Adequate sunlight and water are the main drivers of growth of all plants but there should be other considerations when it comes to growing herbs If you feel like something might be wrong with the plant, you can check for visual cues for nutrient deficiencies. Don’t let these small setbacks stop you from pursuing indoor planting! So, are you ready to… “Grow forth and multiply”?

Frequently Asked Questions (FAQs)

What is the best way to have an herb garden?

The best way to have an herb garden is by starting with a small pot or container. Fill the pot or container with a drainage hole and in a potting mix that will aid water drainage. Fertilize herbs with a low dose of water-soluble fertilizer every two weeks. Herbs should be repotted when roots grow through the drainage hole or the potting mix dries quickly. Once you get experience in growing herbs, you can move to different herbs and grow them inside and outside of the house. Those individuals who have experience tend to create a greenhouse.

How much experience do I need to grow herb plants?

You do not need a lot of experience to grow herb plants. If you have never grown plants before, it is recommended that you start with a small pot or container. Fill the pot or container with a drainage hole and in a potting mix that will aid water drainage. Fertilize herbs with a low dose of water-soluble fertilizer every two weeks. Make sure to sow seeds when planting them and create a small space in between seeds.

What are the easiest herbs to grow?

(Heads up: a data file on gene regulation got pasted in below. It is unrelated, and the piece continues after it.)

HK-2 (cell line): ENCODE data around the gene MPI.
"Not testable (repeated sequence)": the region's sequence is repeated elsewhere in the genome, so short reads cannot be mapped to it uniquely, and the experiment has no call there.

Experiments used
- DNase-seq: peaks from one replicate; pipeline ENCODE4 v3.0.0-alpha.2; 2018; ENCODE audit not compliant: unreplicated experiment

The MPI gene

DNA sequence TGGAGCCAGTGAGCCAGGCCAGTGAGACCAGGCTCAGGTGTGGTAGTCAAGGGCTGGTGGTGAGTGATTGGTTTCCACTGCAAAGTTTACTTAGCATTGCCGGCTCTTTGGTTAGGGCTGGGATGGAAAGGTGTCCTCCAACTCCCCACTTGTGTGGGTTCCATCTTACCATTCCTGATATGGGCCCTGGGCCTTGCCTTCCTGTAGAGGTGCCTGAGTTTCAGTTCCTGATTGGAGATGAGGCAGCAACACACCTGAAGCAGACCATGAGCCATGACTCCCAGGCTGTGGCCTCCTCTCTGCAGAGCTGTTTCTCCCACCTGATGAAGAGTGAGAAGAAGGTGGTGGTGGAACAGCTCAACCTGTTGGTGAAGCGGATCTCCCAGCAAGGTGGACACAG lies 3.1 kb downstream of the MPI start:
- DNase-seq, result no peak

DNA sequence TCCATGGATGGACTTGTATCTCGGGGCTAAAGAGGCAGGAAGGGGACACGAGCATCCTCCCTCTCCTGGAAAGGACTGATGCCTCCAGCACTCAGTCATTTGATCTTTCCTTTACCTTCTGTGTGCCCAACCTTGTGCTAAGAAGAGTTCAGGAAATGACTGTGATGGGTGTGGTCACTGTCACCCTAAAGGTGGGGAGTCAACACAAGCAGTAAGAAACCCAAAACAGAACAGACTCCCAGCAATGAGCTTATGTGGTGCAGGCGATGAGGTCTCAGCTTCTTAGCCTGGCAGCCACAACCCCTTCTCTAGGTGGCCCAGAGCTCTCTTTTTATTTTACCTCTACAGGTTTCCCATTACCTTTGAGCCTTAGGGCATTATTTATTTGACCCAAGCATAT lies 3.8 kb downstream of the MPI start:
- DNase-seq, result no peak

The easiest herbs to grow are basil, chives, cilantro, and mint. These herbs do not require a lot of attention or care. Additionally, some individuals like to grow lemon verbena, purple basil, hardy perennial, French tarragon, and other herbs. Other individuals like to grew certain culinary herbs like oregano, thyme, and sage.

What herbs can I grow for traditional medicine purposes?

There are many herbs that can be grown for traditional medicine purposes. These herbs include aloe vera, lavender, peppermint, and rosemary. Some of these herbs can be used to make teas, while others can be used in ointments or oils. Some herbs that are used for tea include German chamomile, lavender, lemon balm, and mint. Peppermint can also be used to make teas and oils. Rosemary can be used to make teas and oils. Rosemary, along with oregano and basil, are great herbs as pizza herbs. Thyme is also a good pizza herb.

How can I start a kitchen garden?

If you want to start a kitchen garden, you can start off small with growing a few herbs in a small pot. You can grow different types of herbs and slowly begin to grow other kinds of kitchen type foods. For example, you can start off by growing Chinese parsley, which is one of the most popular herbs. Then you can start to grow different type of garlic family plants. As you progress, you can grow herbs, vegetables, and other plants. If you love to cook, having a kitchen garden add beauty to your kitchen. Some individuals like their gardens next to a sunny kitchen window, or have some at a sunny spot with part shade. However, this depends on the types of plants and herbs that you grow indoors.